Thursday, September 15, 2005

On September 15, 1980

my wife was born. As per our prenuptial agreement (not to give gifts to eachother) I did not give Rachel a birthday present. Not only have I always held true to my promise to Rachel, I have also forgiven her for the few times she broke her corresponding promise to me. Given that we share our wealth, we both feel it is silly to purchase something the other obviously chose not to purchase.

I will admit that I have been criticized by other married men for my practice. "Never mind what Rachel says," they argue, "all women are crazy and need gifts to feel appreciated." I ask the married and committed men among you - are your women sane enough to appreciate you NOT getting them gifts?


Anonymous said...

Shmueli, buy some things for her or at least for the home that will bring a smile to her face, brighten up her day etc. Being sane isn't all it's cracked up to be...

Tobie said...

What are you talking about, Shmuli? You bought all those Brita filters from Walmart today- now that is true love.

Anonymous said...

Shmuli, if you were really asking other married men, you would know that they could not possibly answer such a question in a public space.

Mr. HaLevi said...

Shmuli, you put me in a bind, because the way you phrase your question is unfair.

You see, yes, we could say my wife is not sane, and as a result wishes for me to give her presents. And that this makes no sense as we share our wealth.

Of course to view it from my own perspective instead, we can see that I would be the one who is insane were I not to do something as silly and easy as buy a stupid little gift that results in a happy wife who leaves me alone while I watch the Red Sox. So perhaps the question we should be posing is to you Shmuli - are you nuts?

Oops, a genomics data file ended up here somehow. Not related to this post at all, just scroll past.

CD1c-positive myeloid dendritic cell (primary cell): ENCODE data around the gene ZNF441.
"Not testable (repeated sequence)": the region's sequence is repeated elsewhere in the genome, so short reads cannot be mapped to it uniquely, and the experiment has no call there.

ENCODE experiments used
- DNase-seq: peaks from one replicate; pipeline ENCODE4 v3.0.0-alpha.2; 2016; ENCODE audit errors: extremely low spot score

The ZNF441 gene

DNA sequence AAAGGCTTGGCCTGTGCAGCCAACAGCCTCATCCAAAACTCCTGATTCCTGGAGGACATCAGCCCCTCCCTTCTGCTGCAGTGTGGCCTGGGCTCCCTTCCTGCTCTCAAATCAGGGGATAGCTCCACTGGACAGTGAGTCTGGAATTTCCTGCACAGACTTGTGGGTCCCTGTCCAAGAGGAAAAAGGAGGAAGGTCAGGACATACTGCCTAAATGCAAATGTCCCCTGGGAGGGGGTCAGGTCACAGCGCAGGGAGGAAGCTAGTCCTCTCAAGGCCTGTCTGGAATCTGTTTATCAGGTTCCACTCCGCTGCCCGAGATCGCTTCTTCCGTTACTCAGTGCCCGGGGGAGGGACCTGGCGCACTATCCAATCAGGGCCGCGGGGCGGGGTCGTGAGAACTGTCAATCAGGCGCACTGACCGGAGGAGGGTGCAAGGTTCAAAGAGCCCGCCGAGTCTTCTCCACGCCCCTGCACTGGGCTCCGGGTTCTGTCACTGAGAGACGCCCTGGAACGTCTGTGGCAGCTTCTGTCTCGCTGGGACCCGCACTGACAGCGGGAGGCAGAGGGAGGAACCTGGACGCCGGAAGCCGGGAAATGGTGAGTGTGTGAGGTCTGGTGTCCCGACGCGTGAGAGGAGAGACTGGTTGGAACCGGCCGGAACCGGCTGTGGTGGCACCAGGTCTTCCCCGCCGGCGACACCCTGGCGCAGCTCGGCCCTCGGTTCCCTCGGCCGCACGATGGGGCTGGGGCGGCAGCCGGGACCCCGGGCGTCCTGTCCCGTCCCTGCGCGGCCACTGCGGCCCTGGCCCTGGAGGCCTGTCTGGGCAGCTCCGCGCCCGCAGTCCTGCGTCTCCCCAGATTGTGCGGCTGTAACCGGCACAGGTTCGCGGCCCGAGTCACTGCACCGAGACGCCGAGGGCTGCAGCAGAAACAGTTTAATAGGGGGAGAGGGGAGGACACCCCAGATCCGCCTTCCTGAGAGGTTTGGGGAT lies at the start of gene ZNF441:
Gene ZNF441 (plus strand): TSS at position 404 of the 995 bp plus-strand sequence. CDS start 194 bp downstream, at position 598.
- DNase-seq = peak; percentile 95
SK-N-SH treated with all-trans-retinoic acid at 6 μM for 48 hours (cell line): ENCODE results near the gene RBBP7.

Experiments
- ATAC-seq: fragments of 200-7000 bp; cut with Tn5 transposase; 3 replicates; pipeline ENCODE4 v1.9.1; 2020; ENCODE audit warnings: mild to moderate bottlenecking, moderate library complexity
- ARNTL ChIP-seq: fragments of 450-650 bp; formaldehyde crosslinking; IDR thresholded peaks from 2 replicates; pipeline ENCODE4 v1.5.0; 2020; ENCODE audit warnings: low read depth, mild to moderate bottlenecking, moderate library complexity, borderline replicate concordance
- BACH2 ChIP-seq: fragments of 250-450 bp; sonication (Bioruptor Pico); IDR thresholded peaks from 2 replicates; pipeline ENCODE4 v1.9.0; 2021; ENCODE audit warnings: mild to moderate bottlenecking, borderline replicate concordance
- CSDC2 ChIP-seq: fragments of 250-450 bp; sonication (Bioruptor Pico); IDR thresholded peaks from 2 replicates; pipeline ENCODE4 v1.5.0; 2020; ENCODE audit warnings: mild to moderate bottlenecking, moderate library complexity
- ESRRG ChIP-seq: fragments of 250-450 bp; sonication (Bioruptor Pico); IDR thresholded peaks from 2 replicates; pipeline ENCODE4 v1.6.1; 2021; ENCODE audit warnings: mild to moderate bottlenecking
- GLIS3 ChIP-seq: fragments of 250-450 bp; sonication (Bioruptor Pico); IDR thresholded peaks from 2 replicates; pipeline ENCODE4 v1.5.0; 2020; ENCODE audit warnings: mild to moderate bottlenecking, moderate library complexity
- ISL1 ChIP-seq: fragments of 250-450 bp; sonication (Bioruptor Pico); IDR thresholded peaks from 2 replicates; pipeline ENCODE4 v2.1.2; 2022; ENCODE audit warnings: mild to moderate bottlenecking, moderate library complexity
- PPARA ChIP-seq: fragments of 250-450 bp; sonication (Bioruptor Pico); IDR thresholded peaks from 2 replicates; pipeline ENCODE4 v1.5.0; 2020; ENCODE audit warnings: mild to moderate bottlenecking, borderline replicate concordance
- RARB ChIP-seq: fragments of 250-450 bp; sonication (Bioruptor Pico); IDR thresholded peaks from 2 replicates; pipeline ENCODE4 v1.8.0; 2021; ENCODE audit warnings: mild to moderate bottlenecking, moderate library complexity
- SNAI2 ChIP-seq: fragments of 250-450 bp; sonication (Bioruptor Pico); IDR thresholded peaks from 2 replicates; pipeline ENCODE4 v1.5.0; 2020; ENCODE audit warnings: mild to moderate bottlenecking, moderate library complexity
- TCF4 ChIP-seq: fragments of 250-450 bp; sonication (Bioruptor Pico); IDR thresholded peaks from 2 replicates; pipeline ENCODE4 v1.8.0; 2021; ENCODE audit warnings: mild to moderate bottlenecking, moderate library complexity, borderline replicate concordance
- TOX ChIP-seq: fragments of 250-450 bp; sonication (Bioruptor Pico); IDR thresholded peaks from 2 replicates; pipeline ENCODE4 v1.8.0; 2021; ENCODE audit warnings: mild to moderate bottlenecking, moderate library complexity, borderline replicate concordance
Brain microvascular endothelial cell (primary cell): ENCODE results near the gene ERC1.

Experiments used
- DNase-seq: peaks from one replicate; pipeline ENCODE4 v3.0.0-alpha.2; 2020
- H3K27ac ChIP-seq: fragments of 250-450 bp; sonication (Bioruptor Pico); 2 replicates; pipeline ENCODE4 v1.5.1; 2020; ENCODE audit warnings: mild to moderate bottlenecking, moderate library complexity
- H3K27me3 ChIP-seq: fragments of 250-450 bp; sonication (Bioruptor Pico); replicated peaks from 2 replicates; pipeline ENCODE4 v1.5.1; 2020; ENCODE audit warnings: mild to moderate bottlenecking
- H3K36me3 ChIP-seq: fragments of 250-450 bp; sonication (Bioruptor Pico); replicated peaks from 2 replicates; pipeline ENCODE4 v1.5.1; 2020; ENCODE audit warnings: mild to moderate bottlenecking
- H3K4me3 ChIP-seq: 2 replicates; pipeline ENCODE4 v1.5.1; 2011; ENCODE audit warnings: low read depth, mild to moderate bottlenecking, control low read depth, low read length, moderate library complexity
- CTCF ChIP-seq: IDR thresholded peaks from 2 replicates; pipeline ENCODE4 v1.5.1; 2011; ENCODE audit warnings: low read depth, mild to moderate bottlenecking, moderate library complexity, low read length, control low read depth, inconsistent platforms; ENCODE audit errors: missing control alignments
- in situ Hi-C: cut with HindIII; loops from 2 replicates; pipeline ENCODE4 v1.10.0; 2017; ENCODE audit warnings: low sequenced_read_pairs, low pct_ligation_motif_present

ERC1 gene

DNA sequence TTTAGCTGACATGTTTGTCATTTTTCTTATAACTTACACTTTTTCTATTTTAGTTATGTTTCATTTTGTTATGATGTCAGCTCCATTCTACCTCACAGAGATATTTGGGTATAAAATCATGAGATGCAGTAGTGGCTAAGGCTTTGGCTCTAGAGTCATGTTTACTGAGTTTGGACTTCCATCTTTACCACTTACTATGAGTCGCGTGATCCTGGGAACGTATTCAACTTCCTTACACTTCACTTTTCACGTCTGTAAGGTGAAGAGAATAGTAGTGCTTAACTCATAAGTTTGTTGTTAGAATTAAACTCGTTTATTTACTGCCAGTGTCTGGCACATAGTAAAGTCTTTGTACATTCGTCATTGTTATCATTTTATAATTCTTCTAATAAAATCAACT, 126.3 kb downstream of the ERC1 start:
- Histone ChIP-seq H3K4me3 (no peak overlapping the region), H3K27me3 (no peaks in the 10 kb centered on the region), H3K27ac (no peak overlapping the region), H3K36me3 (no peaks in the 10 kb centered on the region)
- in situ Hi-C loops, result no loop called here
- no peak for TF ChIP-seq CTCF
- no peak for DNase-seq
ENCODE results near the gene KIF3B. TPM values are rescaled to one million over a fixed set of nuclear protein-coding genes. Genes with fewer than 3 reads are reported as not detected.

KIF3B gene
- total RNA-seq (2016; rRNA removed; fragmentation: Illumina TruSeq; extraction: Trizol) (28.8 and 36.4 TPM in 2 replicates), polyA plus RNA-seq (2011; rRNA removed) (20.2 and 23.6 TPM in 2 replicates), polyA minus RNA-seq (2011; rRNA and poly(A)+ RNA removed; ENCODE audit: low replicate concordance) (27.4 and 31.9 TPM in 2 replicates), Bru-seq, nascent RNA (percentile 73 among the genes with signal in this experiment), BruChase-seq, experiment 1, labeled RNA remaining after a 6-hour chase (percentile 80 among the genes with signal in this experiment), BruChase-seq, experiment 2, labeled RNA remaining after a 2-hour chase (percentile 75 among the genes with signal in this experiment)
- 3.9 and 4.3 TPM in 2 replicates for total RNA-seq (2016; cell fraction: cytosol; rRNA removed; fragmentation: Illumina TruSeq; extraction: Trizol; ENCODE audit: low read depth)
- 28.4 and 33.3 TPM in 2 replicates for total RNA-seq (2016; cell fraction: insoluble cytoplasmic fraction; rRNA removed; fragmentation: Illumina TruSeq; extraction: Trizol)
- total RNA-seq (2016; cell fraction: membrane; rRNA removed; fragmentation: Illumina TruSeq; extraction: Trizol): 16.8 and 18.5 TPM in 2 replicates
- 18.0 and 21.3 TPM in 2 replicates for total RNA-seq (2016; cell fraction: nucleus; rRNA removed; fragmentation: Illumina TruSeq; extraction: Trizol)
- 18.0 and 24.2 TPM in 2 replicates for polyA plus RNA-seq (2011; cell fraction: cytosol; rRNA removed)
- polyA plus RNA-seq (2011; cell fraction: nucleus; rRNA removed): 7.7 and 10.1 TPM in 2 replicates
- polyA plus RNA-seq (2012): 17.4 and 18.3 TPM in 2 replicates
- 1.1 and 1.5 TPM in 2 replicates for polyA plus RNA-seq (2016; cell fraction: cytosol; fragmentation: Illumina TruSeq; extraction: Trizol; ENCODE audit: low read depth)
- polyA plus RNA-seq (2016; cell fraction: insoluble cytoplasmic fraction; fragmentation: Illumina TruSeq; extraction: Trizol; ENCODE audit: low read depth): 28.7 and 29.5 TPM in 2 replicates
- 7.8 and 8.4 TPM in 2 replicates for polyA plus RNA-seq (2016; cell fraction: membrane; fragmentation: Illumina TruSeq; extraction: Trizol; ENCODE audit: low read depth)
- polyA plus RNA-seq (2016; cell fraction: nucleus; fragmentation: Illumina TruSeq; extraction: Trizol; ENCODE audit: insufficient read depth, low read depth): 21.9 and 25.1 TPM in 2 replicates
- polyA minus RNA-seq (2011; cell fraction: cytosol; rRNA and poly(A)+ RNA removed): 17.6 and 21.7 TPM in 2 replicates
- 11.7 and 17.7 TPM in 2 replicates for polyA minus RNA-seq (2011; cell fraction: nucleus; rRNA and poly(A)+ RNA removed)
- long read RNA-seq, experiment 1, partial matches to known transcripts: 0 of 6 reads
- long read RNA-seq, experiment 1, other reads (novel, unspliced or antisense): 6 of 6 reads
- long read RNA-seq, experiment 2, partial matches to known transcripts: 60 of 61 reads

Anonymous said...

I'm with you shmuli.

miriam said...

"Given that we share our wealth, we both feel it is silly to purchase something the other obviously chose not to purchase"

though my opinion is apparently not invited, i will offer one anyway.

Consider the case of gift-giving that costs only time, not money. while is some sense you may share your time with your partner (his/her choices regarding time often directly impact yours, especially when it comes to things that just have to get done), it's a lot less straightforwardly so than wealth. Most people agree that it is not silly to spend time (at least within reason) on something the other person clearly chose not to. (a simple example: baking pie when they would have made do with twizzlers for desert.) i would argue that once you throw money into the picture the situation changes only slightly (unless its a lot of money. how much is a lot is determined by individual financial circumstances...) - the main point of a gift is to show that you thought about someone and all that, blah blah blah, and also that you are capable of thinking about them accurately enough to give something they will enjoy enough to be glad they own even if they wouldn't necessarily have predicted so themselves.

that said, perhaps a better reason mitigating against gift-giving (at least at predetermined dates) is that the perfect gift rarely presents itself, and one often wastes time and energy searching because one "has to" buy a gift. plus, its embarassing to give a present that's really supposed to say "see how well i know you and how much i care about you" and be totally wrong. ( i think of a family friend who gave his wife earings for their first or second anniversary, only to discover that she doesn't have peirced ears.)

oh, and yes, many women are (1) crazy and (2) want gifts to feel appreciated. but they don't always have to be on our birthdays ;). oh, and we might also want to be sane, thereby negating (2) at least a little.

Shmuli said...

David - Rachel has permitted me to watch sports on TV ever since she got disgusted with me sitting in front of the computer and reading the play-by-play online. I seldom watch sports any more though because other members of my household deny me permission.

Miriam - I actually did the earing thing. I didn't count it as a gift from me because my mother, who is disgusted with my behavior, insisted I get the gift. She went with me to the store, picked out a few items, from which I chose one and then paid for it. Of course, I was supposed to pretend to Rachel that they were from me but I was truthful. Now Oren, while it is never too early to start lying to your wife - as Yehuda and David can attest (just kidding) - it is far more important to lie to your mother.